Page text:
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F1 2026

Williams promotes 'escalator' solution to F1 2026 problem

Williams chief technical officer Pat Fry has explained how he things F1 can tackle its weight problem come 2026 and beyond.

To news overview © XPBimages

Williams chief technical officer Pat Fry has suggested the FIA should adopt an "escalator" approach to fixing F1's weight problem.

Cars in the series have become increasingly heavy in recent years, with the spiralling weight, as well as size of the cars, generally considered to be preventing better racing and more overtaking.

The 2026 F1 regulations aim to tackle that problem by committing to a 30kg reduction in overall weight. However, how that target will be achieved is a matter of debate, with Alexander Albon suggesting the onus is being shifted onto the teams.

The new power unit rules will see engines become around 30kg heavier, meaning the total weight loss needed is thought to be roughly 60kg to reach the minimum limit, which Fry has identified as one of the main hurdles to overcome.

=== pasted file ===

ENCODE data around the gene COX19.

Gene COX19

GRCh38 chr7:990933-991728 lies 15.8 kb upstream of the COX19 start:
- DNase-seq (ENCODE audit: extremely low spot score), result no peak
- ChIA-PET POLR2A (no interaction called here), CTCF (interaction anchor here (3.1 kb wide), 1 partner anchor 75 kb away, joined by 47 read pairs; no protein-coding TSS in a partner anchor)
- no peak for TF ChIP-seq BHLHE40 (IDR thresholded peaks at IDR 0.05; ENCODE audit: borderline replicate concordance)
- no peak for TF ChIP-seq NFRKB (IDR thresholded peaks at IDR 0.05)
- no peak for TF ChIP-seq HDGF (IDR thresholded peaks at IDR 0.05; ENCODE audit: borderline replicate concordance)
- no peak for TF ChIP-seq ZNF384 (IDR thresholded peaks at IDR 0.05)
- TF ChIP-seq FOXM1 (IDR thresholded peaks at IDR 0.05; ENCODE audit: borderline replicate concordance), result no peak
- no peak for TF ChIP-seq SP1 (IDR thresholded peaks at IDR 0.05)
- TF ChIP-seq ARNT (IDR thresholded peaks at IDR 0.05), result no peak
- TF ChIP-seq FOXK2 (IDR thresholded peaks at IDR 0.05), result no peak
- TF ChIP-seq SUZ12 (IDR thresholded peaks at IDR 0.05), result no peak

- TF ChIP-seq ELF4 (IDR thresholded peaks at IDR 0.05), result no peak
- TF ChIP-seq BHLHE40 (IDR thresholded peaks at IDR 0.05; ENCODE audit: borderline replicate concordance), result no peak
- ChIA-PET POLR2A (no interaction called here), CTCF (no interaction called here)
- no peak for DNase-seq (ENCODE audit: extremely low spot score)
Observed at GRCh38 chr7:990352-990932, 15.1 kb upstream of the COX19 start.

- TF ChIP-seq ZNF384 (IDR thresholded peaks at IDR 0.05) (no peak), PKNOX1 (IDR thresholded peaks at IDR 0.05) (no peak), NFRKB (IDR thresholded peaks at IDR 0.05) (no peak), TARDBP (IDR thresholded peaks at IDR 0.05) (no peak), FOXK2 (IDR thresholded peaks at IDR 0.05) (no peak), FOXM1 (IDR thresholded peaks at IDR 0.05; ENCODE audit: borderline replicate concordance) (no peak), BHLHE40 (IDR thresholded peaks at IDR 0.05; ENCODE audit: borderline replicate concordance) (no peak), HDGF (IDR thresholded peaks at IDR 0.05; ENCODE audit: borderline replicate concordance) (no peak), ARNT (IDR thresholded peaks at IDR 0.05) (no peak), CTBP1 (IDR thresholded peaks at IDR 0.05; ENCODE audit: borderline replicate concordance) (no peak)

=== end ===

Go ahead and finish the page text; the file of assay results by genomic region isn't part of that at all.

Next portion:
"There are other challenges with the rules, particularly on the weight side of things," he told media including RacingNews365, before highlighting how the FIA and F1 could address the issue.

"It's almost as if we're driving blindly down the 'well if we can make the car lighter, it will go quicker [road]' and ignoring the fact that hardly anyone's ever going to get anywhere close to it. And, the closer you get, the more expensive it gets.

"You almost need to come up with a target that is hard, but achievable, and then drive it down year-after-year afterwards - so you have like an escalator or something to recover it."

There have been some concerns throughout the paddock that the 2026 regulations, when taken as the sum of the individual measures, will lead to a considerable increase in lap times, with talk of F1 slipping towards the pace of F2 and other series - something Williams team principal James Vowles is keen to safeguard against

However, despite the "absolutely massive" and "monumental" challenge of tackling the weight issue, as Fry describes it, he is confident F1 will remain quicker. Although, he does concede the predicted lap times currently seen for 2026 onwards are a step backwards at the moment.

"Well, certainly from what I've seen, it's not slower than Formula Two," the 60-year-old said. "It's still a chunk quicker than Formula Two.

"What are we, 12 [or] 13 seconds quicker than Formula Two at some events - something like that, obviously varies. So, it's still going to be a little quicker. But it is a lot slower than where we are now."

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